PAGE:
Not everyone is buying the Irish bailout success story
Given our indebtedness and the state of our banks, sentiment towards Ireland could change quickly in the post-bailout world
Last week’s meeting of EU finance ministers: while the Government views the muted market response to the backstop announcement as a thumbs up to its “go it alone” stratagem many observers are dubious about Ireland’s prospects to go it alone post-bailout.photograph: francois lenoir/reuters
Barring an accident Ireland looks set to exit the bailout on a tailwind of positive sentiment. The Government has hit every fiscal target asked of it, bond yields are at record lows, and while concerns persist about the strength of recovery elsewhere, growth forecasts for Ireland are positive across the board.
To cushion its return to the markets, the NTMA has built up a war chest of some €21 billion in reserves – enough to last us until the first quarter of 2015 they say.
The muted market response to the backstop announcement will also be viewed by Government as further proof of its convalescence, and a thumbs up to its “go it alone” stratagem. However, if the crash has taught us anything, it is how quickly such sentiment can evaporate.
For Jeremy O’Friel, managing director of Belmont Investments – a New York-based hedge fund – there are still too many “what ifs” in the equation.
“What if the banks need more money? What if tapering [a cooling of the Fed bond-buying programme] starts and interest rates rise as the global economy recovers? What if Greece falls over?”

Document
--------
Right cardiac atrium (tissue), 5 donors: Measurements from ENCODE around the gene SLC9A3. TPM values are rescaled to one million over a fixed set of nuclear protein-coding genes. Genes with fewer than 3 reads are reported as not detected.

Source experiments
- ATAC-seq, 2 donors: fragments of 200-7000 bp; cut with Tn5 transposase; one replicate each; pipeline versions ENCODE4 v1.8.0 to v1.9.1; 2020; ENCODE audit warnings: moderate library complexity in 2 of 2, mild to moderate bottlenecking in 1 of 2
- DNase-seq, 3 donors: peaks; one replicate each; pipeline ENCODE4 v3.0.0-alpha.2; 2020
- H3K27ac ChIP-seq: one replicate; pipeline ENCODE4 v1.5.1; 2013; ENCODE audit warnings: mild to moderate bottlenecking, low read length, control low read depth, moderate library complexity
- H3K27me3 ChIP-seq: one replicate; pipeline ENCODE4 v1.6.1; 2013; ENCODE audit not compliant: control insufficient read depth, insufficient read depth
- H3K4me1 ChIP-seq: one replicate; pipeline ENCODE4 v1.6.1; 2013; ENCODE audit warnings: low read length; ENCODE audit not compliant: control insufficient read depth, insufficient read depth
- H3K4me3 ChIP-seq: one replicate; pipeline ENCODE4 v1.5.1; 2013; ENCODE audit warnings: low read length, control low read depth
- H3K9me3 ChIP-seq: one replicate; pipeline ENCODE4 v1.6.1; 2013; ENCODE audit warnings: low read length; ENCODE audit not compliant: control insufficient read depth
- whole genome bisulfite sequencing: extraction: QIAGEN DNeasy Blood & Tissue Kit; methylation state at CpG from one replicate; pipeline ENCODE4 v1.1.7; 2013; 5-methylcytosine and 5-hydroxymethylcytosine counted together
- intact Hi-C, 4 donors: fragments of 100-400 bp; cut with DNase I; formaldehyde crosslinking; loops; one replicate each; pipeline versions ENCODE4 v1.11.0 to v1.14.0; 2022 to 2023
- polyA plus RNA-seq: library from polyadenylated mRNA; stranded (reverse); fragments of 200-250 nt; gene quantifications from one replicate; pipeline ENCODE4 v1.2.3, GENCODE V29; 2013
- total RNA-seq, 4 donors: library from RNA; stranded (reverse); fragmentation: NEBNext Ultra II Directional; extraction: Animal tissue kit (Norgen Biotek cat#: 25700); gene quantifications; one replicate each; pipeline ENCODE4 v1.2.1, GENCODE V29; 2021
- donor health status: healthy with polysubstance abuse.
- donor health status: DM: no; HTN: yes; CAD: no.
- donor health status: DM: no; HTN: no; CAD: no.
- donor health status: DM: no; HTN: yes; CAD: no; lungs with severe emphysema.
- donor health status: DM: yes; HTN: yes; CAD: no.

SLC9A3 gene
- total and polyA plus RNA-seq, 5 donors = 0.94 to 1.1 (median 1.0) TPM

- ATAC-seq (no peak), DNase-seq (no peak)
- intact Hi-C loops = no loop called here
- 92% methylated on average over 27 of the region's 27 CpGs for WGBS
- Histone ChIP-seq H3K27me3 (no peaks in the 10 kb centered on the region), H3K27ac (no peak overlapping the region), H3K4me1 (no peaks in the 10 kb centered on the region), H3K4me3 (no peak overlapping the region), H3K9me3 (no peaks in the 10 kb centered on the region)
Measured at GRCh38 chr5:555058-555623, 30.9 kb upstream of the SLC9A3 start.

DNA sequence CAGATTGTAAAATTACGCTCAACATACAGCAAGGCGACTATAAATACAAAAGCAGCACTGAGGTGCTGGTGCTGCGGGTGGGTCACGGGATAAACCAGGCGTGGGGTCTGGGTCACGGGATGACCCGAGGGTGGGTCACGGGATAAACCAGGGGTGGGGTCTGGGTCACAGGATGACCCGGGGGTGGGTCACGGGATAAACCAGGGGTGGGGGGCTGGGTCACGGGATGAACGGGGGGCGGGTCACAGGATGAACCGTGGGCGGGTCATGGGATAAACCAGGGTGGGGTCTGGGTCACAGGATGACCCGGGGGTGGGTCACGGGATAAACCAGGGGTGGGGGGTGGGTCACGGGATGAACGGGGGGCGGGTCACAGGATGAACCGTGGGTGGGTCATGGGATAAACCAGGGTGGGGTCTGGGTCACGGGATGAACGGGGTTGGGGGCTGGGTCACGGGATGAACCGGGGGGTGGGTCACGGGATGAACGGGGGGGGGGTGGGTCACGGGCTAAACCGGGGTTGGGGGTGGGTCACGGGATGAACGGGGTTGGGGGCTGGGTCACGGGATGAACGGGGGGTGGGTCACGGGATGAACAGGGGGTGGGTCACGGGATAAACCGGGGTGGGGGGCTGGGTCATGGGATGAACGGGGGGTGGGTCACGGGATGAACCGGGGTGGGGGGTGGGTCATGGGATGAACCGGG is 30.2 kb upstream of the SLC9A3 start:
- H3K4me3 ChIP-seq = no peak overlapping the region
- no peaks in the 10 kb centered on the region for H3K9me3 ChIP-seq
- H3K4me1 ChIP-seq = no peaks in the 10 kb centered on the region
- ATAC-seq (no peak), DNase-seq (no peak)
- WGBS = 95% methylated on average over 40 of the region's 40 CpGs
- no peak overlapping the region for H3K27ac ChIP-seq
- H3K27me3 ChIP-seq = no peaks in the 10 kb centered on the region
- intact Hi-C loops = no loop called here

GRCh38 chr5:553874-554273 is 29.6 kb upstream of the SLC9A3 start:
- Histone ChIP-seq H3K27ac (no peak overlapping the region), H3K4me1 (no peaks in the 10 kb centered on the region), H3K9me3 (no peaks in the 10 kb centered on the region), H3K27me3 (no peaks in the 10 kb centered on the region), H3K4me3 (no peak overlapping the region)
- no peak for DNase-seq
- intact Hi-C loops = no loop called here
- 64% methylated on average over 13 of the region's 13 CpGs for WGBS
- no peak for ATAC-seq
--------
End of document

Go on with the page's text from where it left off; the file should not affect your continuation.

O’Friel bases his analysis on debt sustainability metrics that suggest Ireland – with a public sector debt of 125 per cent of GDP and rising – will need more than a modest growth rate just to cover the interest payments.
“So even with the following – European support, IMF support, record low global rates due to Quantitative Easing (QE), political stability – even with all of that, we are only just below the bubble.
“Yes, there is a possibility of growth, but just feed the numbers into the parameters and you will see that we need something extraordinary, to improve the tax take to a point where the situation starts to look safe again.”
Several European-based investors said the flood of central bank money was “aiding risk appetite” across the euro zone and prompting a surge in bond issuance from the periphery. Irish companies are taking advantage of what one observer labelled a “yield grab”, raising over €6 billion in debt in the year to date.
On Wednesday, AIB comfortably raised €500 million in its first “unguaranteed” bond issuance in nearly five years. Nonethless, there have been widespread reports of some investors in Irish bonds jumping ship and taking profits ahead of the bailout exit.
“Profit taking is likely the biggest motivating factor in these reported sales,” said Niall Quinn, head of international business at Eaton Vance, a $270 billion US money manager. “It may also be that, on a risk/reward basis, these investors believe that there are more attractive investment opportunities in other markets.”
Lee Cumbes, head of sovereign origination at Barclays, said, however, this was part of a natural maturing of the investor base whereby the initial wave of “credit investors” is replaced by more traditional “rate investors”.
On the outlook for Irish bond yields, he said: “I don’t think they’ll come back as peripheral yields for a variety of reasons, but mainly because of the country’s positive growth outlook and its moderate borrowing requirements.” He reckons Irish bonds will form part of a semi-core in the future, rather than on the periphery of the market.